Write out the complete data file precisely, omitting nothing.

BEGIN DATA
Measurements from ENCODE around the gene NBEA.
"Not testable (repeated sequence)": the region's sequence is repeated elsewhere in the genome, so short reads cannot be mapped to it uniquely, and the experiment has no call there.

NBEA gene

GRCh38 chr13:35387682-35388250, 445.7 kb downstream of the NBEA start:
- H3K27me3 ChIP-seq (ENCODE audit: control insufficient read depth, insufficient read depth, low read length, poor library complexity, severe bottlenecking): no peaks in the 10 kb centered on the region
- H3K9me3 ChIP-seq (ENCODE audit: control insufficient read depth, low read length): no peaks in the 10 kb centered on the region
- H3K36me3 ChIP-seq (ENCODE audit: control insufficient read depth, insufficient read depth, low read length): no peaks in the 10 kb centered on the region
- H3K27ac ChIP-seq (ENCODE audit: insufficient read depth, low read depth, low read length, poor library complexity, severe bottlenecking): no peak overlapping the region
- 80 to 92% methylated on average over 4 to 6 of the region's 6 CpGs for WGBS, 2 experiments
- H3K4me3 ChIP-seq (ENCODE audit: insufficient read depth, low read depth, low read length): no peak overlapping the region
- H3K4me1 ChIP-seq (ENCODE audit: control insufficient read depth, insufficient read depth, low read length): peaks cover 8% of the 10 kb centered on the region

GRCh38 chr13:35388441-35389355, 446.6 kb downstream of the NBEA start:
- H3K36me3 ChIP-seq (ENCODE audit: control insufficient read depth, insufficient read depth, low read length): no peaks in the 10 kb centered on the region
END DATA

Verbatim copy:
Measurements from ENCODE around the gene NBEA.
"Not testable (repeated sequence)": the region's sequence is repeated elsewhere in the genome, so short reads cannot be mapped to it uniquely, and the experiment has no call there.

NBEA gene

GRCh38 chr13:35387682-35388250, 445.7 kb downstream of the NBEA start:
- H3K27me3 ChIP-seq (ENCODE audit: control insufficient read depth, insufficient read depth, low read length, poor library complexity, severe bottlenecking): no peaks in the 10 kb centered on the region
- H3K9me3 ChIP-seq (ENCODE audit: control insufficient read depth, low read length): no peaks in the 10 kb centered on the region
- H3K36me3 ChIP-seq (ENCODE audit: control insufficient read depth, insufficient read depth, low read length): no peaks in the 10 kb centered on the region
- H3K27ac ChIP-seq (ENCODE audit: insufficient read depth, low read depth, low read length, poor library complexity, severe bottlenecking): no peak overlapping the region
- 80 to 92% methylated on average over 4 to 6 of the region's 6 CpGs for WGBS, 2 experiments
- H3K4me3 ChIP-seq (ENCODE audit: insufficient read depth, low read depth, low read length): no peak overlapping the region
- H3K4me1 ChIP-seq (ENCODE audit: control insufficient read depth, insufficient read depth, low read length): peaks cover 8% of the 10 kb centered on the region

GRCh38 chr13:35388441-35389355, 446.6 kb downstream of the NBEA start:
- H3K36me3 ChIP-seq (ENCODE audit: control insufficient read depth, insufficient read depth, low read length): no peaks in the 10 kb centered on the region